“AI” was the Association of National Advertisers’ Marketing Word of the Year in 2017. To cash in on the buzz, companies are slapping the AI label on mundane algorithms and advertising themselves as wizards in the field when they have barely begun to think about machine learning. Advertise first, build later.
And just like the meaningless metrics of dot-com commerce, we now have fanciful measures of the triumph of AI. In December, Stanford University released the 2019 edition of its AI Index — a 290-page document with dozens of tables and more than 100 charts — which “tracks, collates, distills and visualizes data relating to artificial intelligence.” When the AI Index was launched in 2017, a Stanford news story boasted that it “will provide a comprehensive baseline on the state of artificial intelligence and measure technological progress in the same way the gross domestic product and the S&P 500 index track the U.S. economy and the broader stock market.”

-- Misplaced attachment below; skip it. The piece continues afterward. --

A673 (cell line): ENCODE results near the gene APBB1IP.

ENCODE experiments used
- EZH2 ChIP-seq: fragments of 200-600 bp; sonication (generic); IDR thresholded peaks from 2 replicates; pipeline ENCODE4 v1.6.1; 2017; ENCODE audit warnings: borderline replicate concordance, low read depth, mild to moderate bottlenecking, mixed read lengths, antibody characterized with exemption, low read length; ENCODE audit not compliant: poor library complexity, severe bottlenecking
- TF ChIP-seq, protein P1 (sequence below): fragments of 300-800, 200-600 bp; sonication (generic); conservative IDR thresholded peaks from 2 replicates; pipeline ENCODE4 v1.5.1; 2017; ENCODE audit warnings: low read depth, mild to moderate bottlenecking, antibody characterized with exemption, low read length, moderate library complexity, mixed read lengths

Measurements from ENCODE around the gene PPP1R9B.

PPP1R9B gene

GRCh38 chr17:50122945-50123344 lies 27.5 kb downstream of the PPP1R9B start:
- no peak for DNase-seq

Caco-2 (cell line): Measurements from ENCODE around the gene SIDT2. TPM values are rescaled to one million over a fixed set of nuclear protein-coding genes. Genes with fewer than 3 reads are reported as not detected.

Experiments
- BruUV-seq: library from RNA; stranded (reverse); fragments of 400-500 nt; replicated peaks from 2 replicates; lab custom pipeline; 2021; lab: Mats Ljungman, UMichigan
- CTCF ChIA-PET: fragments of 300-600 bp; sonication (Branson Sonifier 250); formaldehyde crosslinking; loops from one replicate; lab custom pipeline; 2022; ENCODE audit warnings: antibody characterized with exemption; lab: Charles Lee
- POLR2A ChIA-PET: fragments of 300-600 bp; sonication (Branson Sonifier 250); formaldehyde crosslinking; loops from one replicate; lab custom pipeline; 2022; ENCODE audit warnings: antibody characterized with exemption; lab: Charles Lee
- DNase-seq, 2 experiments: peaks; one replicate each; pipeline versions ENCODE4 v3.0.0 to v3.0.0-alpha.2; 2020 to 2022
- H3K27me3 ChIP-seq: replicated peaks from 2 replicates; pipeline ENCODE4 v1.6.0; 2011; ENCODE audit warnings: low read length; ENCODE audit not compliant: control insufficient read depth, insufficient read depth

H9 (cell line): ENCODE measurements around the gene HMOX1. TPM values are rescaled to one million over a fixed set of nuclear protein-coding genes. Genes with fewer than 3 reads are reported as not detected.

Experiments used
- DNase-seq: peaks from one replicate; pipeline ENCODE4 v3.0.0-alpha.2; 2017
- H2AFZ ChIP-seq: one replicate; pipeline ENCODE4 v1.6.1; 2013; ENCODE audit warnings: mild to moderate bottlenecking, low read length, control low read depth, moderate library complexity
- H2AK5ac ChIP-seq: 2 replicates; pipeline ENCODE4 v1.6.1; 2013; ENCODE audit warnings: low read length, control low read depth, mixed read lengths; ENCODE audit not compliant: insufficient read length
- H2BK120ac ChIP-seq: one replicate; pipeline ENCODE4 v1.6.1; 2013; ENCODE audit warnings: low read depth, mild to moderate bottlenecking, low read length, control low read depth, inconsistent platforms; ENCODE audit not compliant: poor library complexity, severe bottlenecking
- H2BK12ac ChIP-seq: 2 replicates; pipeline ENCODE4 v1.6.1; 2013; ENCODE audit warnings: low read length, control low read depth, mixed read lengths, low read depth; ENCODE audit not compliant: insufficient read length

Nope. GDP is a valuable measure of the amount of goods and services produced each quarter. Divided by hours worked, we have a useful measure of productivity. The S&P 500 is a valuable measure of zigs and zags in the market value of the 500 stocks in the index.
The AI Index, though, does not actually track the progress of the field, but rather reports trends related to it, from the growth in the volume of peer-reviewed AI papers — up by 300 percent between 1998 and 2018 — to increases in the number of conference attendees.
But the value of AI is not measured by these metrics any more than the value of the dot-com companies could be measured by eyeballs and hits. It would be more meaningful to assess the impact of AI on productivity in areas where there have been some successes, such as advertising, e-commerce and news. What are the challenges for AI in more complex areas such as accounting, legal, engineering and health care?